Tough times on the farm: US profit squeeze expected to continue for fourth straight year

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This year, U.S. farmers are expected to net profits of $62.3 billion, or one-half of the record $123 billion they reaped in 2013, according to last week’s USDA report. For many producers facing a fourth consecutive year of declines amid persistently depressed commodities prices, breaking even is a best-case scenario in 2017.

The government forecast for wheat prices pegged a year-over-year decline of $1.4 billion, or 17 percent. Record harvests around the world have led to a global glut, and that in combination with a stronger dollar has crumbled the export market to decades-low levels.

Repayment rates bottomed out at a level not seen since 1999, which means farmers haven’t been this slow in paying back their loans in almost 20 years.
At the end of the third quarter, 1.7 percent of farm loans were classified as nonperforming. That’s up from 1.1 percent a year earlier and is the highest level since 2012.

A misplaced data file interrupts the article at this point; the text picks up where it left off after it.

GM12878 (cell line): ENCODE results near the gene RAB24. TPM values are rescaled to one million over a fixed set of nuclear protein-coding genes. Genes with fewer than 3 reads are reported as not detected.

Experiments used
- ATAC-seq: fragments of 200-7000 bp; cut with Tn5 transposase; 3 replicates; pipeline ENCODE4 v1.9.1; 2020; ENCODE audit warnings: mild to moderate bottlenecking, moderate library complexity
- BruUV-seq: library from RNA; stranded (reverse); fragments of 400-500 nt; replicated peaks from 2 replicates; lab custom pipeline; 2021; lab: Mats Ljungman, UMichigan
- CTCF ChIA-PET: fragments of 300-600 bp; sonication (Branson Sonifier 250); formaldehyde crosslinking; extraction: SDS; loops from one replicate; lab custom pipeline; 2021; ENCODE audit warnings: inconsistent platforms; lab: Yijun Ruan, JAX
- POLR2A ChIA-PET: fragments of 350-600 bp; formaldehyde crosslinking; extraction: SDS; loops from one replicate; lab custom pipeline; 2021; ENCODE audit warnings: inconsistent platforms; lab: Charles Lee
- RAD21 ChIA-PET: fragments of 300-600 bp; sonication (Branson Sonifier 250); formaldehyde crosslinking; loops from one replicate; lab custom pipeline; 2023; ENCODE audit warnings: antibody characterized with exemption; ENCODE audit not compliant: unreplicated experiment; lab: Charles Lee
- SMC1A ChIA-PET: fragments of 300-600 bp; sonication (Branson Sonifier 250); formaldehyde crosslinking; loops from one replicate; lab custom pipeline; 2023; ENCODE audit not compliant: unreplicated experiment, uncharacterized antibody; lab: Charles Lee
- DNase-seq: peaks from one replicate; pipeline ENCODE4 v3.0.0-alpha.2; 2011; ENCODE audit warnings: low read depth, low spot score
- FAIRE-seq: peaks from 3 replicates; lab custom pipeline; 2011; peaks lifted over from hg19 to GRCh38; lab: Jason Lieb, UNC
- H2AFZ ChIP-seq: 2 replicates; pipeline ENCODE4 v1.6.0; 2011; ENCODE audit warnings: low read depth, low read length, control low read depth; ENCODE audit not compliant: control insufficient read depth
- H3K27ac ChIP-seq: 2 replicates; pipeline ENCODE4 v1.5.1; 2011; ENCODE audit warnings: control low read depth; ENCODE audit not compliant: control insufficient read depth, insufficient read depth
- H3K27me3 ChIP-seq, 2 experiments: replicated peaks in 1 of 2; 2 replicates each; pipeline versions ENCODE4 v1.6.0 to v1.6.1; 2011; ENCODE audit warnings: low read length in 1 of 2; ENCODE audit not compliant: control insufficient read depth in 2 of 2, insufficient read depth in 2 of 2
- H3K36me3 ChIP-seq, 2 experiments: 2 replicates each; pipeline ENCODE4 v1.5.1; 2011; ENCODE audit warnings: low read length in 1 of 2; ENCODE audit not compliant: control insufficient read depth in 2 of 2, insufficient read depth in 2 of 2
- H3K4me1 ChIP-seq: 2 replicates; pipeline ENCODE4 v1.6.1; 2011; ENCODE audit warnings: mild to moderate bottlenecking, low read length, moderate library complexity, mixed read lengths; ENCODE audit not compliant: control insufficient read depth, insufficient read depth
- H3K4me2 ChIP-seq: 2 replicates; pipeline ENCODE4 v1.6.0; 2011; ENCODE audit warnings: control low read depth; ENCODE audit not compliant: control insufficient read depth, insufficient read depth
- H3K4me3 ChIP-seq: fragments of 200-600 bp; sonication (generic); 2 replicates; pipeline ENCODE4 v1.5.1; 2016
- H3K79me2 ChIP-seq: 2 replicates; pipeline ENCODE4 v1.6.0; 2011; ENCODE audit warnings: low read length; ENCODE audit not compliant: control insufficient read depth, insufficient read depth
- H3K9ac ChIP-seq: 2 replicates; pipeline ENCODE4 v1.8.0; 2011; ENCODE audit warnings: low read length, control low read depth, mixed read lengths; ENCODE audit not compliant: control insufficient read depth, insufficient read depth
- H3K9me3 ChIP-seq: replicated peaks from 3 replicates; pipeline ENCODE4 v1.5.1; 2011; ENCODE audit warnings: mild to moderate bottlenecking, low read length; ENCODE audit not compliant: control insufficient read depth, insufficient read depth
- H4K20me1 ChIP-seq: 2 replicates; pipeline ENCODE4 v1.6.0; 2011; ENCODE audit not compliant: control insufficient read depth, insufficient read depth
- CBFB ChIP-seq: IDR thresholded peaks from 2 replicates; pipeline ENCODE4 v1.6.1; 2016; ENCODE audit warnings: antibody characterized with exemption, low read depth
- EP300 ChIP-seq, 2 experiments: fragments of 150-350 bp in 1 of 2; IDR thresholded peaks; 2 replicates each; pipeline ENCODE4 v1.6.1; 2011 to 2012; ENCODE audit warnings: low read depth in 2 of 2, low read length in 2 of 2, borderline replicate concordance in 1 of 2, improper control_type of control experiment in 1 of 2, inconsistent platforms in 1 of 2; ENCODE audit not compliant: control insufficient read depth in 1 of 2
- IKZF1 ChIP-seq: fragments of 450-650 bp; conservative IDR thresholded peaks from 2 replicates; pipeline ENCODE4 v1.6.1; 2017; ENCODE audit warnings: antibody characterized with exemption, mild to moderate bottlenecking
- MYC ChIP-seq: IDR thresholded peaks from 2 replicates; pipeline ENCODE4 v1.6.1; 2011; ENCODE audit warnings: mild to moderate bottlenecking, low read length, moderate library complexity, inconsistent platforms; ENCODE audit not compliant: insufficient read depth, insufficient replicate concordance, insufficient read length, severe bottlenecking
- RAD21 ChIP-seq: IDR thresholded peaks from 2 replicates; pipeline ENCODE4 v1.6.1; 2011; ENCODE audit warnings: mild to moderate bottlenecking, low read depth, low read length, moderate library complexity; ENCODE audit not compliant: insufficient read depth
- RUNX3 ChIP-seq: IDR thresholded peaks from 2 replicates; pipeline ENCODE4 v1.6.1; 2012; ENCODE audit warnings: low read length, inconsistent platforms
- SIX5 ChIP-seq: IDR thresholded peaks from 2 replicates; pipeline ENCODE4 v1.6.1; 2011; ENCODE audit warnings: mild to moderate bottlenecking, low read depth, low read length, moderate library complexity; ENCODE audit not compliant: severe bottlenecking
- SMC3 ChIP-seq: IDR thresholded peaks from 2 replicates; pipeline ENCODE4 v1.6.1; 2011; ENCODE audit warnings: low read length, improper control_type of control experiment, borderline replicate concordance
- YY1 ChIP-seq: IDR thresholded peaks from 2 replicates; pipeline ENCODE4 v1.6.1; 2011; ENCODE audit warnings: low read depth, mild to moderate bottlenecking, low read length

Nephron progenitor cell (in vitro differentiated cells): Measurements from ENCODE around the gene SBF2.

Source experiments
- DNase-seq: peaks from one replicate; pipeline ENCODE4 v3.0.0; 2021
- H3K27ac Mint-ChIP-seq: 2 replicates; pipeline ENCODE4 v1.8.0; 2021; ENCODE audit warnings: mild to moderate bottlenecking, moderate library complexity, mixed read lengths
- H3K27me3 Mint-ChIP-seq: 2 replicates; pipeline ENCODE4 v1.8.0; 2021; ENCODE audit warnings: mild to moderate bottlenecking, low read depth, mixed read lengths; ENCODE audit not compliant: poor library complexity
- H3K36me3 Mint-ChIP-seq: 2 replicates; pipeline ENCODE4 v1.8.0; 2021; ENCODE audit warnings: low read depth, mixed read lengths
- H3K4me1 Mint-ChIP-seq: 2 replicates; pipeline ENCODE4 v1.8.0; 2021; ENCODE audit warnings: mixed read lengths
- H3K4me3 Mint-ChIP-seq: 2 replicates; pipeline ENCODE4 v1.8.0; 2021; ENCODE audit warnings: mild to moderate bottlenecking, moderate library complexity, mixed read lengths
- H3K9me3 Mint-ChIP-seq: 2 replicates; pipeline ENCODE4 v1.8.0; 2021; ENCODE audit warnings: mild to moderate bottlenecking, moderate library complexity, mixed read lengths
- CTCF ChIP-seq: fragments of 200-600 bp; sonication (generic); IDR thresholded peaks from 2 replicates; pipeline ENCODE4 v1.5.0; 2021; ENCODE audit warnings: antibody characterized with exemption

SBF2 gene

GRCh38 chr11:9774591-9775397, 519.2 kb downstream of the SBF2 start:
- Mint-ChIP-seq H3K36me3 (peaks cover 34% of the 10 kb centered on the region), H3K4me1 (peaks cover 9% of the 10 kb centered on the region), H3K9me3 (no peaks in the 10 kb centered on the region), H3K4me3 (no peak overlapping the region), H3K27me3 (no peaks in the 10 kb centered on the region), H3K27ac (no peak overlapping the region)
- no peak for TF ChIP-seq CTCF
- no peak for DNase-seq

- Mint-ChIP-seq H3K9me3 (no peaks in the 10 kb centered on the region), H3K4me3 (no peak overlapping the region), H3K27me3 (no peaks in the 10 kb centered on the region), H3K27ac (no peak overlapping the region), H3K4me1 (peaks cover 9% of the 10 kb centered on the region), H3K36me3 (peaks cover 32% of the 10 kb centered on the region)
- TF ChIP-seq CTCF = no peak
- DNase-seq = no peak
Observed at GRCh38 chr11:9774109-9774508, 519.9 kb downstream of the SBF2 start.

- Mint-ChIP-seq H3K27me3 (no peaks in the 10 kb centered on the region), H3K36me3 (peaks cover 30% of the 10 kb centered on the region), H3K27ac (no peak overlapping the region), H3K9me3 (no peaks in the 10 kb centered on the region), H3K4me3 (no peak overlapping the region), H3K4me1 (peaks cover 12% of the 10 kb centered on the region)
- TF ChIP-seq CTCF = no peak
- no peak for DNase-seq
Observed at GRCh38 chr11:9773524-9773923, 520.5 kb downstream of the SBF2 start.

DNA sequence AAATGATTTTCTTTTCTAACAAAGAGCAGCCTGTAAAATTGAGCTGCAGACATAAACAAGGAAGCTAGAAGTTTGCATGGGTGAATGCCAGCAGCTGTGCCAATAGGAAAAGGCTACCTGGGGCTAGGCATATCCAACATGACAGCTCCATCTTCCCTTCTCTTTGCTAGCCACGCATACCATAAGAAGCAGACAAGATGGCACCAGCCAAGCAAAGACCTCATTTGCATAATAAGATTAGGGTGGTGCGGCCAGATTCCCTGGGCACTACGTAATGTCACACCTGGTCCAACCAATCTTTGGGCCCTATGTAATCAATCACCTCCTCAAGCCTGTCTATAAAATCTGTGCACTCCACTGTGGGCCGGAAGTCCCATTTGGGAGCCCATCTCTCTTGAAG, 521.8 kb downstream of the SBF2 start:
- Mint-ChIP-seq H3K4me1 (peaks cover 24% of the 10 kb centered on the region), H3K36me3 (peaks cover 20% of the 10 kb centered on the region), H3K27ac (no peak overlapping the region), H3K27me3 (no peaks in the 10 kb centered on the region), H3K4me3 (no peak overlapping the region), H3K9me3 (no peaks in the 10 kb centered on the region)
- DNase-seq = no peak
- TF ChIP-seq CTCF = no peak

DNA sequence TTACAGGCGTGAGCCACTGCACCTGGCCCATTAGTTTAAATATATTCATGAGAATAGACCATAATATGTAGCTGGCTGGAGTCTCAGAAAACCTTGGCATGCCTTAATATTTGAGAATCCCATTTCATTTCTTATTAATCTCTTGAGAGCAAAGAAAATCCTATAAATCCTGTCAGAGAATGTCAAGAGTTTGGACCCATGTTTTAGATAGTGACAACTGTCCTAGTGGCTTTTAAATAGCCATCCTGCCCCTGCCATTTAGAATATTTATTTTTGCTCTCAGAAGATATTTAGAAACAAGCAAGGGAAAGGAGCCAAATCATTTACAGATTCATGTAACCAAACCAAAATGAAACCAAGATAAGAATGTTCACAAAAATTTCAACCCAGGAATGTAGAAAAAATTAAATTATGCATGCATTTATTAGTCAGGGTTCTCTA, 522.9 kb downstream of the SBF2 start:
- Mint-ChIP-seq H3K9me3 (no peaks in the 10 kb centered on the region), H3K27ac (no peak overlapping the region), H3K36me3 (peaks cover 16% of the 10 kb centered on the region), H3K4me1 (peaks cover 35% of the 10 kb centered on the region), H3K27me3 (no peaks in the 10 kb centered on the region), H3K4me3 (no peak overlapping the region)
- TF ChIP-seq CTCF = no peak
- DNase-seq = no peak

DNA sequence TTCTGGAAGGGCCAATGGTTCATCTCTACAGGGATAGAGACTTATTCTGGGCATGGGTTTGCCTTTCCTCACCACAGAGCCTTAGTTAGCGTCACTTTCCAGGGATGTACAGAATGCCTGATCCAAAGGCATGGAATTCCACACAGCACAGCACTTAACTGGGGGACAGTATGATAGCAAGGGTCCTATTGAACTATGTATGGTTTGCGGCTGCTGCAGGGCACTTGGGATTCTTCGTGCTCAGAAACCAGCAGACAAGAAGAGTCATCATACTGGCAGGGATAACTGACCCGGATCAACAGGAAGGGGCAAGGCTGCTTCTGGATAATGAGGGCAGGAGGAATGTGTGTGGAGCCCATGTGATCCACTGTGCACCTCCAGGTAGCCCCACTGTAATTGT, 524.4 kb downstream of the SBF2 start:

“After the (farm crisis in the) ’80s, we thought we would have more weekend farmers and see more of them carrying jobs during the week,” [said Tom Jensen, First National’s senior vice president of ag lending.] “I think there will be more of that.”

The GLP aggregated and excerpted this blog/article to reflect the diversity of news, opinion, and analysis. Read full, original post: Farms face steep slide: Net profits this year expected to be half of what they were in 2013

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